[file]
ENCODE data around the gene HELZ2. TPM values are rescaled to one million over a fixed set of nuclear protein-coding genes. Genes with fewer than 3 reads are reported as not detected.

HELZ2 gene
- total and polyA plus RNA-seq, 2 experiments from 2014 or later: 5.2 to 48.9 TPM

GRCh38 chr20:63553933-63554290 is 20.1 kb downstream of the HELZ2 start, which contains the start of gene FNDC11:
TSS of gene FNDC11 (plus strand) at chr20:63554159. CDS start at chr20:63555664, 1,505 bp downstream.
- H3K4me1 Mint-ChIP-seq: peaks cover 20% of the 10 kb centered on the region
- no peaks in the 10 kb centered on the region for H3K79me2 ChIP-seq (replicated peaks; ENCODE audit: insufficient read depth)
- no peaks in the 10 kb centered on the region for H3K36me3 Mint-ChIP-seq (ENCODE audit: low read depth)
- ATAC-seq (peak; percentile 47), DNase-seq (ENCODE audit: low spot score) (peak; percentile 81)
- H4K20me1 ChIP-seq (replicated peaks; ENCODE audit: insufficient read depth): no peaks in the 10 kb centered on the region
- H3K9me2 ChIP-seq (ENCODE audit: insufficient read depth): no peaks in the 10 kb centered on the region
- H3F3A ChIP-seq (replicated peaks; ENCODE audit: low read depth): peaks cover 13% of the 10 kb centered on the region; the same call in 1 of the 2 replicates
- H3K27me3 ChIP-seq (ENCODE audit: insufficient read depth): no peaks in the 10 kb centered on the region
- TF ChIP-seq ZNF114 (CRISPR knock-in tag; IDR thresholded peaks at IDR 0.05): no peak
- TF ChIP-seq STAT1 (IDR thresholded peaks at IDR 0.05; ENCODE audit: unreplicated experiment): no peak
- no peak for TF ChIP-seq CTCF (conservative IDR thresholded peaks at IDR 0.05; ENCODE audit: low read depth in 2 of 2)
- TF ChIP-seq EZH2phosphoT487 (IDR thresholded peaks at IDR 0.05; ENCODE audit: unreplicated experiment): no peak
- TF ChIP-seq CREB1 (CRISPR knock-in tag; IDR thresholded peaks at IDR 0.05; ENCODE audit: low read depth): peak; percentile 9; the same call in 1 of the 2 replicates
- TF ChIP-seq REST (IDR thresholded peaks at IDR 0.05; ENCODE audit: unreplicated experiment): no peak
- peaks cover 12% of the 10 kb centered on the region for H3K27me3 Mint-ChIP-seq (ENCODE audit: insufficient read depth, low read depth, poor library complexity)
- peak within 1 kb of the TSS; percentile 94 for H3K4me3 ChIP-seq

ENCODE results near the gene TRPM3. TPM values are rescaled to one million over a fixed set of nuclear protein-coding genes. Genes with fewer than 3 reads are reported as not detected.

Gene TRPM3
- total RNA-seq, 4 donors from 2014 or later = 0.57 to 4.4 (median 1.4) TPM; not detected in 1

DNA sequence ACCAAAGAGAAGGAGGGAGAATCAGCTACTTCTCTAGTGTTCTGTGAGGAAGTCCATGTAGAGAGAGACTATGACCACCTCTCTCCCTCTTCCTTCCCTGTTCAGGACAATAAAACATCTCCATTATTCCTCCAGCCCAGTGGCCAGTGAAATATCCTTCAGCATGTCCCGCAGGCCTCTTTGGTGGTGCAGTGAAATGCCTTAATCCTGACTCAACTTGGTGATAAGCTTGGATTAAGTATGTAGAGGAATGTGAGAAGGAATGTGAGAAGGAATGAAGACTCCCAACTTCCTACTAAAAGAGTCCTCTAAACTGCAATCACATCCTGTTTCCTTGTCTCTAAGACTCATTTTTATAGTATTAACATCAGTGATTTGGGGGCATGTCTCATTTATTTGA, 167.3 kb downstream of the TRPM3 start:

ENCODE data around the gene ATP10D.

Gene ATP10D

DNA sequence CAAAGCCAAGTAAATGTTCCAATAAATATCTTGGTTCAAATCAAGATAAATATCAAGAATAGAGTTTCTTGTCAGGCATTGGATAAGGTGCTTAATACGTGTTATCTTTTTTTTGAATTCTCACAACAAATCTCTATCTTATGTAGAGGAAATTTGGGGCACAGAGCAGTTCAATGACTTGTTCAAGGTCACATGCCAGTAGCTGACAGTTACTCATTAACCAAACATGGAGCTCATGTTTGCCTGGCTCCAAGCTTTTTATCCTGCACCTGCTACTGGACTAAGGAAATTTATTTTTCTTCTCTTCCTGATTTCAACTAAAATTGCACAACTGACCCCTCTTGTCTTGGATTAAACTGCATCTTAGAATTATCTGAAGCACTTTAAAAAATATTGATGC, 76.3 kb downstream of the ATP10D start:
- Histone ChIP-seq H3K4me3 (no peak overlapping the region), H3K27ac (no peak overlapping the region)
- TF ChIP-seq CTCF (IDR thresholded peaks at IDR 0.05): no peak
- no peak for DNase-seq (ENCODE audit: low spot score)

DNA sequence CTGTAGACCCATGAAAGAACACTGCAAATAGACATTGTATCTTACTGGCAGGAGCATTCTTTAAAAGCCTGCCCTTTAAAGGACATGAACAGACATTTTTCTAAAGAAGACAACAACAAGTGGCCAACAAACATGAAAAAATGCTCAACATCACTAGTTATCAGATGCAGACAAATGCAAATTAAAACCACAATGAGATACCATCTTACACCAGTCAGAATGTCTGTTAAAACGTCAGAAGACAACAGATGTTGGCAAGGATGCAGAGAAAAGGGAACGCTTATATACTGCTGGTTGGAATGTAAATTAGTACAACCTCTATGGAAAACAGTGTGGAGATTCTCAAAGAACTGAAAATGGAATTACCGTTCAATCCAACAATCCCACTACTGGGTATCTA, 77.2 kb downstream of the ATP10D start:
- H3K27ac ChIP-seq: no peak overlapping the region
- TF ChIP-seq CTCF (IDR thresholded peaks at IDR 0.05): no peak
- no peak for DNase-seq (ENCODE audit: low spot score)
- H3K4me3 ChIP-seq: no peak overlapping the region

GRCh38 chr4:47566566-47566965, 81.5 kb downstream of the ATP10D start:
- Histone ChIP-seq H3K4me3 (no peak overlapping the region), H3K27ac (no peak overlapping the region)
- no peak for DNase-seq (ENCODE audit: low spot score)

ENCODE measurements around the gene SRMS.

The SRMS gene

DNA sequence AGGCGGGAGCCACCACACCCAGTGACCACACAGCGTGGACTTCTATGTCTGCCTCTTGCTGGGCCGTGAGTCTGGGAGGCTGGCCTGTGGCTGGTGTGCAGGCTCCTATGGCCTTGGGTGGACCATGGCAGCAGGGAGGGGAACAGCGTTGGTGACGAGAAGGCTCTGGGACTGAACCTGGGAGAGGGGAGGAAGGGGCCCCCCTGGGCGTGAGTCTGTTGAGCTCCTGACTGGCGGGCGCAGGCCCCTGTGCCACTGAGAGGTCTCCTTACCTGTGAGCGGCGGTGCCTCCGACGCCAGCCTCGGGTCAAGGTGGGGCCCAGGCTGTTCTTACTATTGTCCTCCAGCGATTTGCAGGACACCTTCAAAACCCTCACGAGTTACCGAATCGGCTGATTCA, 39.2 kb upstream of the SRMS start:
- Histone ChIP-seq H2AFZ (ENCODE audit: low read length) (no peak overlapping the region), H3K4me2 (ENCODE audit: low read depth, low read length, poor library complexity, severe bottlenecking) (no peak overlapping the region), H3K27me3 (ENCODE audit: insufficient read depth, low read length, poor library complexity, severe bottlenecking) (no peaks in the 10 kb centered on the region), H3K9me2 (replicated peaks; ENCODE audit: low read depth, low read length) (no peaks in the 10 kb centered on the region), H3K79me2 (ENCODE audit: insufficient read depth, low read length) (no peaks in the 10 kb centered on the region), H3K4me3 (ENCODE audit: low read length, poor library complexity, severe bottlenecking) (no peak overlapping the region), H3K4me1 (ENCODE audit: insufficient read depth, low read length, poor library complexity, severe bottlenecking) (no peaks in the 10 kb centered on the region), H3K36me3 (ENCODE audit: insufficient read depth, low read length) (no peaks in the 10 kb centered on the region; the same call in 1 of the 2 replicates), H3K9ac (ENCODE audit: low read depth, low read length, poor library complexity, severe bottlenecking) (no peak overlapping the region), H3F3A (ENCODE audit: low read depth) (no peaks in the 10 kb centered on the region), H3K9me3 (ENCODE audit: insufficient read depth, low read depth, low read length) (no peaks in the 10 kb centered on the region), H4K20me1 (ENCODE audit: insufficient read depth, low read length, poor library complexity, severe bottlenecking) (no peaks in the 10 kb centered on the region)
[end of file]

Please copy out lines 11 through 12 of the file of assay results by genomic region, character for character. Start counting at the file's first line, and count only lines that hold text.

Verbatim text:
- H3K9me2 ChIP-seq (ENCODE audit: insufficient read depth): no peaks in the 10 kb centered on the region
- H3F3A ChIP-seq (replicated peaks; ENCODE audit: low read depth): peaks cover 13% of the 10 kb centered on the region; the same call in 1 of the 2 replicates